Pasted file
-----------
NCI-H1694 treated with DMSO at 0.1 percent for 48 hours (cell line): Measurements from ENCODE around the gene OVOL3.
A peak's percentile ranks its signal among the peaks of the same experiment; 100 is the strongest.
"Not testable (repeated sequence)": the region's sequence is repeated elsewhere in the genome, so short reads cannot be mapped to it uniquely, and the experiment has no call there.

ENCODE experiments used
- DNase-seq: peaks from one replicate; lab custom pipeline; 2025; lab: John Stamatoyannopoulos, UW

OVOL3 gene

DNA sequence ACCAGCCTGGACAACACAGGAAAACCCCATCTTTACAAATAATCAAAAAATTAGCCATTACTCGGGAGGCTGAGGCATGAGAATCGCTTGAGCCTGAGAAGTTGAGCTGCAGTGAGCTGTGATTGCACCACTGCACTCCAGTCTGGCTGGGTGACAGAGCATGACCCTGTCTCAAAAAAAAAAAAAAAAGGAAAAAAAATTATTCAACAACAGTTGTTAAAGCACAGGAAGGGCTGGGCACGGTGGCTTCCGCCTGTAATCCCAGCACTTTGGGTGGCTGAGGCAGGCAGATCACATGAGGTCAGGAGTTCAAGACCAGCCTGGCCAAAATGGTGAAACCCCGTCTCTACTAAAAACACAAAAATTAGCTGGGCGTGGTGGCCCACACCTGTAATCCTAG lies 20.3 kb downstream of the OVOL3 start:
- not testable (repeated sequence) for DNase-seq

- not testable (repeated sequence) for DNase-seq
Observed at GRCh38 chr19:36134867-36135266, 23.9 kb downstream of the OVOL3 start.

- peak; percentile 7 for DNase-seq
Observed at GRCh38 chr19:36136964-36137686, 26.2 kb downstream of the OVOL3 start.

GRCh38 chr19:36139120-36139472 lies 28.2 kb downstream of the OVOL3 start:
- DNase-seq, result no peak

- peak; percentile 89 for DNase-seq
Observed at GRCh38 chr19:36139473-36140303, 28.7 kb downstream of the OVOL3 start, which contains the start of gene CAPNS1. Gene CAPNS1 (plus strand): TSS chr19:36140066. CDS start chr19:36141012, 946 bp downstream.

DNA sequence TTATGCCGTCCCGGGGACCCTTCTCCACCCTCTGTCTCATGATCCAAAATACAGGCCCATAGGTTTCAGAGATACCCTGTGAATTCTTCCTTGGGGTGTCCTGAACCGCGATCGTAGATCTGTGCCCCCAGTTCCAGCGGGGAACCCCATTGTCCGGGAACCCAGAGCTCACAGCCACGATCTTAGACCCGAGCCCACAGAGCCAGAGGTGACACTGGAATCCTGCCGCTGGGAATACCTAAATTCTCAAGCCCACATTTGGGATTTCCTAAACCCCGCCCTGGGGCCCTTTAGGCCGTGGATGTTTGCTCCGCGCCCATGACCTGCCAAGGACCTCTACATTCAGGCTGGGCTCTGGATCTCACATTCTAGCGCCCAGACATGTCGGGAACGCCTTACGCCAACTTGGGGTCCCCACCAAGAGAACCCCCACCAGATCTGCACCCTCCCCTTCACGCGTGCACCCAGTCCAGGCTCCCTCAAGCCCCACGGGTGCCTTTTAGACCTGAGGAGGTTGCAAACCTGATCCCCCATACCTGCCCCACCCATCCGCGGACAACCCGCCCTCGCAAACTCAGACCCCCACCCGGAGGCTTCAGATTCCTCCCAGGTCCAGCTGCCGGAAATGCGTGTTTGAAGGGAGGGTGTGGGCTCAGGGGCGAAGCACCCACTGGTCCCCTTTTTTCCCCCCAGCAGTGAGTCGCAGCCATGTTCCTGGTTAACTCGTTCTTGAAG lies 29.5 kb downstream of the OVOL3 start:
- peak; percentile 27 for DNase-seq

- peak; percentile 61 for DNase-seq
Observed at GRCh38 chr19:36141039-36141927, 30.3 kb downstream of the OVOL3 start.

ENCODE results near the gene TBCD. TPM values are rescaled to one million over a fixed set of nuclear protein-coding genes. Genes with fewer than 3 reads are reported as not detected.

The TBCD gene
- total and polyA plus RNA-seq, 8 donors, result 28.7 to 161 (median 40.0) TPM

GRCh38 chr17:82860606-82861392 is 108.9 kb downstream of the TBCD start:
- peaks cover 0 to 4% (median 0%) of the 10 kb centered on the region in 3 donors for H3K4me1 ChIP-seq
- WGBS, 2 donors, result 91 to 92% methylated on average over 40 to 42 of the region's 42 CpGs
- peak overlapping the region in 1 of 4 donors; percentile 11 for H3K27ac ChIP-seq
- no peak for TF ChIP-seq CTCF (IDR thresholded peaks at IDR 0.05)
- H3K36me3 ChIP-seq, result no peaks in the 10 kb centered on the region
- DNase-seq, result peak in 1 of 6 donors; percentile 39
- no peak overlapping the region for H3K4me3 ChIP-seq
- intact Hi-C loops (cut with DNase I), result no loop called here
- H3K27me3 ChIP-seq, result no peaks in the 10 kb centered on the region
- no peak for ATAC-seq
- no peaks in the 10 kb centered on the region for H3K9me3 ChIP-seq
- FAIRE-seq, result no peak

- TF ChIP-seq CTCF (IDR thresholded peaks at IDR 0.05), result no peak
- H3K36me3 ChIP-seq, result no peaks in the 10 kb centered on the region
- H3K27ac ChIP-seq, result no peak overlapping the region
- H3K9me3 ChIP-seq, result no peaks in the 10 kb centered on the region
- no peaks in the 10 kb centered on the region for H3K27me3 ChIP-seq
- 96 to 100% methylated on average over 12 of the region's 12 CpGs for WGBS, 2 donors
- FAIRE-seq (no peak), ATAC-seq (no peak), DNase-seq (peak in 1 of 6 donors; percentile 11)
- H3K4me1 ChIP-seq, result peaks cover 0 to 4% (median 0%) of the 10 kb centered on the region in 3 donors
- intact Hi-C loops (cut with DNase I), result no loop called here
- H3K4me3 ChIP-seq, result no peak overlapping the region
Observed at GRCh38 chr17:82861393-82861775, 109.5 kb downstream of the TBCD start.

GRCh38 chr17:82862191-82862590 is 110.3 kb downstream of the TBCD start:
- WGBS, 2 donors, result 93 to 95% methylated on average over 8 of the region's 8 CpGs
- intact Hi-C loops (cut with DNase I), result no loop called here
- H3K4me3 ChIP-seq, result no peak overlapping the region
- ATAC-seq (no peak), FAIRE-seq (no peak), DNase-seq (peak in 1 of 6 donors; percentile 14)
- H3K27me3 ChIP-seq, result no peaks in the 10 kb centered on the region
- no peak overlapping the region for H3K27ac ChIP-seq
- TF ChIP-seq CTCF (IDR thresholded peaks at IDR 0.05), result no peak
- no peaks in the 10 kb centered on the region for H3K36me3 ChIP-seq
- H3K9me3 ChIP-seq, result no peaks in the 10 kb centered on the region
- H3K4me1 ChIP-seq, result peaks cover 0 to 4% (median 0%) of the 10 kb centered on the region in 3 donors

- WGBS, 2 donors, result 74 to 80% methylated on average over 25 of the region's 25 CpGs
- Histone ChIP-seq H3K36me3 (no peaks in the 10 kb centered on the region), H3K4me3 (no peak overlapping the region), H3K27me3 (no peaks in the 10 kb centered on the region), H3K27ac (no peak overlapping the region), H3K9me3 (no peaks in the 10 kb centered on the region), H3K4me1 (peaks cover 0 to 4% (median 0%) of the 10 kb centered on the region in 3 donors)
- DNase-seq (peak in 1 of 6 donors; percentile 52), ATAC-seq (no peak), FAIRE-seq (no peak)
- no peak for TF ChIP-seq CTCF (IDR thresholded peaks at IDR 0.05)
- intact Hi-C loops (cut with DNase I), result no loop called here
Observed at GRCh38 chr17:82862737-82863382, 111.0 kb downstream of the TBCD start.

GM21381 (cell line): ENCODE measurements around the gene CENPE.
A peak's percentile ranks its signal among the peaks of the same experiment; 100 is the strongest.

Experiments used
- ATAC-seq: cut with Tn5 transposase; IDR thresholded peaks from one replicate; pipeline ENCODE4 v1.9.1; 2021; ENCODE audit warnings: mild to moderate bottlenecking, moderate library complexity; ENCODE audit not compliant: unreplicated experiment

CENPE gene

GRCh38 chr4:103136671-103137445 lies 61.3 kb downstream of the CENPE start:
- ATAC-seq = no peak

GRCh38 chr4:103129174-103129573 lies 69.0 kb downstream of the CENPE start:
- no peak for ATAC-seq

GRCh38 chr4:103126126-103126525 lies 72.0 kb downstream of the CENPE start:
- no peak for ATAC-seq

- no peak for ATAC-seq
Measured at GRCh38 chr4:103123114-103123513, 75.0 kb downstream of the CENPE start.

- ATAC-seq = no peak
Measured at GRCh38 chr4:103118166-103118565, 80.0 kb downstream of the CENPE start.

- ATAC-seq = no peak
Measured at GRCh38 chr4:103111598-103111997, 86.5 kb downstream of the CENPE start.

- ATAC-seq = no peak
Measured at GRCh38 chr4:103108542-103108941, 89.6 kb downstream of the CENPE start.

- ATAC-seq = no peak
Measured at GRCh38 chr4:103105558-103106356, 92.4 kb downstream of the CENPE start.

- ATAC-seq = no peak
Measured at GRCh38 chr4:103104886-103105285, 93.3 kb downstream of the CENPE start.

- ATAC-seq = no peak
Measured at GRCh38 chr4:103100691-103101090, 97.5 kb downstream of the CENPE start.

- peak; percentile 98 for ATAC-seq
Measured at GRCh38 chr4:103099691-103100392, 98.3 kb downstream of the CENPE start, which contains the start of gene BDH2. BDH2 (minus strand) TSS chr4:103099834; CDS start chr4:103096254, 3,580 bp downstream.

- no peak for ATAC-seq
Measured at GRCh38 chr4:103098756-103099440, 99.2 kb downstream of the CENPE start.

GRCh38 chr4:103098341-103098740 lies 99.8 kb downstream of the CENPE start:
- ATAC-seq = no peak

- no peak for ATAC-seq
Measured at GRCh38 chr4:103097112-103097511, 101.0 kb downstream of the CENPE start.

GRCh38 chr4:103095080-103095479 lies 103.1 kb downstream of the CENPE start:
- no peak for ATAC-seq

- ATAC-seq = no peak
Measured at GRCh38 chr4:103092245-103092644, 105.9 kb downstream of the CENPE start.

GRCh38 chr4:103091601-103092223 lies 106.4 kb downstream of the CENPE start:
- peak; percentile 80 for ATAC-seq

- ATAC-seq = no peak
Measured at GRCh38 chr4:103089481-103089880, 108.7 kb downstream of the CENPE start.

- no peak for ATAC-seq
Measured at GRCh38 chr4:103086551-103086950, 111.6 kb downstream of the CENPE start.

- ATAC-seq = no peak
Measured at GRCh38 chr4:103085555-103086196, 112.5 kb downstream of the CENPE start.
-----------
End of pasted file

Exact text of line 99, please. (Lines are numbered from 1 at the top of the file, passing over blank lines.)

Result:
- no peak for ATAC-seq